02.27.13 3:47 PM ET
Euro Crisis: Reheated
The Italians are fed up with austerity.
No real surprise here, of course; everyone in Europe is fed up with austerity, except the people who are still lending money. And since moneylenders are not a majority of the Italian electorate, the result is what we saw a couple of days ago: an Italian election that delivered gridlock. Italy now has a divided government whose only mandate is to make the pain stop.
Naturally, markets freaked out, because unlike Greece, Italy is actually in a position to do so. The country has been running a "primary surplus" for a while, which means that if you strip out interest payments, the budget more than balances. Since Italy does not need a cash infusion from Germany to keep its current level of government surpluses, the third-largest economy in the eurozone has two options open to ease its current misery: default on its debt, or withdraw from the euro, and let devaluation vaporize much of that debt's face value.
This would not only relieve their debt burden, but might also give the country a bit of an economic boost. For many years, Italy maintained its competitiveness by serial devaluations. The favorable exchange rate made it possible for relatively inefficient, often family-owned, firms to sell quite a lot of product abroad. That's why many of my readers probably own Italian furniture or leather goods. Entering the euro improved credit conditions, but at the cost of manufacturing competitiveness. Exit might give them a nice export boost, relieving some of the crippling unemployment currently afflicting Italian workers.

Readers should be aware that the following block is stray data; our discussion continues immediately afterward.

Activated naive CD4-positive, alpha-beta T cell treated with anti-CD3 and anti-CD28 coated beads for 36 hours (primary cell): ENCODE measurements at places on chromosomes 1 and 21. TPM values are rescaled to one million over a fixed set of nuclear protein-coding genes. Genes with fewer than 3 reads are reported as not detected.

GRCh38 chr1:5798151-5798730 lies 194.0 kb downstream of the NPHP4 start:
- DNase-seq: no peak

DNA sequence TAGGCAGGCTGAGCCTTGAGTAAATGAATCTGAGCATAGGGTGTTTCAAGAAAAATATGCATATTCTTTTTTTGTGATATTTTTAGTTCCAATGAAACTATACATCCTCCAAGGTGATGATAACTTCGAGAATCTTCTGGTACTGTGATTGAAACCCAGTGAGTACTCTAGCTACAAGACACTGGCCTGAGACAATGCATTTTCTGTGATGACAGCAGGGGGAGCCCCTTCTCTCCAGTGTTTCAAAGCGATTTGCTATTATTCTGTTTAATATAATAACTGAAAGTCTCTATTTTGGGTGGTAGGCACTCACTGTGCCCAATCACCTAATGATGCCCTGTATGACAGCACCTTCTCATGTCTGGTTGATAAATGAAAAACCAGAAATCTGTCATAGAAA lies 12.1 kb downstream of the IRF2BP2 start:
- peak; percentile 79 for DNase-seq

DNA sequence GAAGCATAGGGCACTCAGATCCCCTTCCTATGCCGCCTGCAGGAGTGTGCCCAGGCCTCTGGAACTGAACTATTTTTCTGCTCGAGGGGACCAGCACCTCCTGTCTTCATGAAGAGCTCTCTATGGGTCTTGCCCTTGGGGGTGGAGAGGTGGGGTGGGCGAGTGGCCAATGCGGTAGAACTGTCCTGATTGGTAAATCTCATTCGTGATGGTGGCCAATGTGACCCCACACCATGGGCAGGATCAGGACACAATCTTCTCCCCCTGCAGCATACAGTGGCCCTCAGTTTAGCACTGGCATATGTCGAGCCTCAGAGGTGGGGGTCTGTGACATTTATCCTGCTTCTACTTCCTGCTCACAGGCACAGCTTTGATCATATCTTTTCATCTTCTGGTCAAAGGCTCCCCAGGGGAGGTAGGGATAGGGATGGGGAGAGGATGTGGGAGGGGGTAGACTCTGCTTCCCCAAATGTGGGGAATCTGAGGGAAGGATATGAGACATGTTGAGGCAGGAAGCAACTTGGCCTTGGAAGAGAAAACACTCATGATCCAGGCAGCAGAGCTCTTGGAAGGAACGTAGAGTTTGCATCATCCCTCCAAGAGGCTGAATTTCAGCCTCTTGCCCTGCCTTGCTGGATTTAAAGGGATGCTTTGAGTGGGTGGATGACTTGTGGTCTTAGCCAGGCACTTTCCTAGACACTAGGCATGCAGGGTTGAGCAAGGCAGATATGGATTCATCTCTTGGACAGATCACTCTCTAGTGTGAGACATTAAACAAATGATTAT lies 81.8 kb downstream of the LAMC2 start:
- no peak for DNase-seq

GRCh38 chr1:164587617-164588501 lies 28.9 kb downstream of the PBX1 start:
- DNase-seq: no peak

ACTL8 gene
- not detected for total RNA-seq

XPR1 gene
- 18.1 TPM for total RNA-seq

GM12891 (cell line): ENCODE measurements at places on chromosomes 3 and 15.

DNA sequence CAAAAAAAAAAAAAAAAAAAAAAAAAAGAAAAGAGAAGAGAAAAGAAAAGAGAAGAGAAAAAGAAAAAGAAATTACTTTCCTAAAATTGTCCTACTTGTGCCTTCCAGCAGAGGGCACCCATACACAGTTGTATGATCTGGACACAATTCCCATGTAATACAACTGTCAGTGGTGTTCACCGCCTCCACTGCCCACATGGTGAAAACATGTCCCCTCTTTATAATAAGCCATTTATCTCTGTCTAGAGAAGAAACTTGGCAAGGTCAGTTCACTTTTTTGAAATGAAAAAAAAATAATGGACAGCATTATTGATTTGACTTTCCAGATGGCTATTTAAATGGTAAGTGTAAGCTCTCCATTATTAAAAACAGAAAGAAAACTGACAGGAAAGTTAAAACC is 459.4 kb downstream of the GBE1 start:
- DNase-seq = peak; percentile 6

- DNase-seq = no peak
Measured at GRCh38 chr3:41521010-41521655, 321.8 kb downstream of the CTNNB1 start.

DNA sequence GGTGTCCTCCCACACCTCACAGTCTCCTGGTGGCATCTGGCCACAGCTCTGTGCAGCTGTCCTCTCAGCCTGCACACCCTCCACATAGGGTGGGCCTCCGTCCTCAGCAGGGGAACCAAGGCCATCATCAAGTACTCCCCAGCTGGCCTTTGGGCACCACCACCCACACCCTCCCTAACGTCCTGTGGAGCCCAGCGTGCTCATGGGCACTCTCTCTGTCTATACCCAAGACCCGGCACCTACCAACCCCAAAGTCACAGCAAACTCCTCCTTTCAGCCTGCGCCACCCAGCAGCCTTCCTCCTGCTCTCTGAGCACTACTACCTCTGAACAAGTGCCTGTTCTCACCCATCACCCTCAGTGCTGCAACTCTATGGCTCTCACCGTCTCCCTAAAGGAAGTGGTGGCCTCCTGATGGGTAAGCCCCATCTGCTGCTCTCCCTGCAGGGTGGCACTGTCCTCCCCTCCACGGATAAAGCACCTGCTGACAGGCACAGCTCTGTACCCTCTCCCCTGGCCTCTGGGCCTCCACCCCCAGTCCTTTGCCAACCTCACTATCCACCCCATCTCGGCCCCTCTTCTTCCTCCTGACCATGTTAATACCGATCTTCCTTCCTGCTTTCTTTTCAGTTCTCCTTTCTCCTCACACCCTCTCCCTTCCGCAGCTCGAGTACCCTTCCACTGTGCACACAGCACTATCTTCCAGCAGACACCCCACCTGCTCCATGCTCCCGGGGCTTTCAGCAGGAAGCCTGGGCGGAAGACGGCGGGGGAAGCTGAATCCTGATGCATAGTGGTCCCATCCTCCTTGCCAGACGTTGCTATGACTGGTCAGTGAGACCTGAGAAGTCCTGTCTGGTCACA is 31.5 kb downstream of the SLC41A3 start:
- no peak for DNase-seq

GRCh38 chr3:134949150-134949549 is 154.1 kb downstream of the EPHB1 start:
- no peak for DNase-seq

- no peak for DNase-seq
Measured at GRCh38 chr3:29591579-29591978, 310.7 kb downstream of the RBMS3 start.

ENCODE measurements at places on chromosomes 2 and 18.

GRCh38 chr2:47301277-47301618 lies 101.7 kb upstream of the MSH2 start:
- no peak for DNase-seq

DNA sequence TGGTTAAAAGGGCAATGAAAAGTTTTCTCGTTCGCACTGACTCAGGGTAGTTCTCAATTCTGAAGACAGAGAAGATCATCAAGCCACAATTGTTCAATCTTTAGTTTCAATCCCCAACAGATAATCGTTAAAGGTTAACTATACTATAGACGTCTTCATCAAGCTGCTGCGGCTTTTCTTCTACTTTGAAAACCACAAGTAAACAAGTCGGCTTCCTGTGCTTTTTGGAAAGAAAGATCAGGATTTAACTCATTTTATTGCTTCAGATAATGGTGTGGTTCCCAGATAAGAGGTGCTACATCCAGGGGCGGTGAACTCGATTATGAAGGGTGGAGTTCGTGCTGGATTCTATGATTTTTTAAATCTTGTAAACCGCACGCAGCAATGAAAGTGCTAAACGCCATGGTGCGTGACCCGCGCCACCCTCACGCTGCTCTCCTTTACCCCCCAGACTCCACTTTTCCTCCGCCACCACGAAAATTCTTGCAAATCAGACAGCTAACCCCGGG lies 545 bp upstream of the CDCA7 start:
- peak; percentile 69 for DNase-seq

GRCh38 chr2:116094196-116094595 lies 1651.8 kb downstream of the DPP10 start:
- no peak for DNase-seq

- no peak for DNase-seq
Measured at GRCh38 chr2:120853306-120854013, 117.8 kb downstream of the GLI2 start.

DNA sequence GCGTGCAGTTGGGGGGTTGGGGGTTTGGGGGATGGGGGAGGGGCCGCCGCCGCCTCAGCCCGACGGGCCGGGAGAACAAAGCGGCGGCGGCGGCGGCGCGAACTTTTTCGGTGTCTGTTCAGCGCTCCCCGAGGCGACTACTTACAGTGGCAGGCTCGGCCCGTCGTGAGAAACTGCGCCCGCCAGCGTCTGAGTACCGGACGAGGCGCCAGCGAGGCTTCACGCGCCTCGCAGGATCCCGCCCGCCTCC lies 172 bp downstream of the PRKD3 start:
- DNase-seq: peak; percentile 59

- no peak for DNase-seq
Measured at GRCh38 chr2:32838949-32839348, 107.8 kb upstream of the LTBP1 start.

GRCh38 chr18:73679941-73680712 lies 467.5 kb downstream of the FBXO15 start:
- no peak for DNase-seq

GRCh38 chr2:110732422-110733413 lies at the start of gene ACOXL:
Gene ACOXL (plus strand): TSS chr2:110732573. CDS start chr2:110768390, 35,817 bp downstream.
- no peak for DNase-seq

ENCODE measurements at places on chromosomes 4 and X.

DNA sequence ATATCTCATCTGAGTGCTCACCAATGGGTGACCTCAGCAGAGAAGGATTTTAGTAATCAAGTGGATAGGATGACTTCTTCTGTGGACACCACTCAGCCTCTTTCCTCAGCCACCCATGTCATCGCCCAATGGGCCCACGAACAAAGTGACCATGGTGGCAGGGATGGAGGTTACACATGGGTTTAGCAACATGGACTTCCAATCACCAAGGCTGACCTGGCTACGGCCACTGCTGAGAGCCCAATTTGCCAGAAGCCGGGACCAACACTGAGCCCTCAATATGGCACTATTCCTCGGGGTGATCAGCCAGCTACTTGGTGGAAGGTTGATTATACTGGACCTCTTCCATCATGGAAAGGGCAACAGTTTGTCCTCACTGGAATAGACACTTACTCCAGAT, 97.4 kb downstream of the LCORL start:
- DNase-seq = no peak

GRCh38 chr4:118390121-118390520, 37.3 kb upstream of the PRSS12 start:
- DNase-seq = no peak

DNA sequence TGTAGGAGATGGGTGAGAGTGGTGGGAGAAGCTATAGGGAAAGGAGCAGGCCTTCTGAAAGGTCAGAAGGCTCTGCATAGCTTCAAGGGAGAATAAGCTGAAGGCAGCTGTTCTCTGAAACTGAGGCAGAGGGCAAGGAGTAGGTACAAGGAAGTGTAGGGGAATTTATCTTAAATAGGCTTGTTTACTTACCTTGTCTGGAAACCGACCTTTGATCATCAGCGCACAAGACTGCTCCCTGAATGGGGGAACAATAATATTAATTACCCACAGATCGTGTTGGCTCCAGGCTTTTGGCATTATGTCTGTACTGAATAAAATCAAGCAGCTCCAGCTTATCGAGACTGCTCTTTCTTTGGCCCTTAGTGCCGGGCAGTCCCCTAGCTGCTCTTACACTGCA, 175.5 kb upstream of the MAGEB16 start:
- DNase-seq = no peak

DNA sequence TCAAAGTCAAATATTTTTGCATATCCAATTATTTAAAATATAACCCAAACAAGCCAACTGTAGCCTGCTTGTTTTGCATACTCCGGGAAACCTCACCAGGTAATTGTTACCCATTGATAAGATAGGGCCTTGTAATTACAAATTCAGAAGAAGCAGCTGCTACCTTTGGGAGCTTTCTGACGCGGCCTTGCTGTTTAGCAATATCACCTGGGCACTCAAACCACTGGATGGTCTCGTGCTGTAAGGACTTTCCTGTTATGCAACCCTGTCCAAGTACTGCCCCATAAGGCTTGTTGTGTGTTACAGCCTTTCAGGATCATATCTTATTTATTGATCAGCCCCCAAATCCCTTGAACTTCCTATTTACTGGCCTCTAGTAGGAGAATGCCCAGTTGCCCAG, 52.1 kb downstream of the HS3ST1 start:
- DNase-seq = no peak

But there's a catch to euro exit. For starters, Italian banks are heavy buyers of Italian government debt, so exit or default might simply trade the current crisis for a full-blown banking meltdown. Moreover, many lenders do not quite trust the Italian government to give them a square deal, and so an enormous amount of their debt is apparently issued under other legal regimes.
Most of the borrowing by Italian firms is denominated in euros. And since most of that debt is issued under foreign law, not Italian law, disputes will be adjudicated by foreign courts. Which means that debt will stay denominated in euros--and even Italian firms who want to stay current may have little choice other than default.
The resulting credit contraction would be terrible news for the Italian economy. It does no good to goose your manufacturing exports with a devaluation if your manufacturers can't buy raw materials.
On the other hand, the current system is doing no good for anyone. Mightn't Italy, after another few rounds of elections and recriminations, decide that anything must be better than the devil we know?
After three years, I still don't have an answer for that. Confident predictions of doom are easy to make--and often wrong. Governments manage to muddle through much more often than you think they possibly can. But they do sometimes reach the limits of that strategy. And with Italian unemployment still rising three years in, we may be seeing that limit.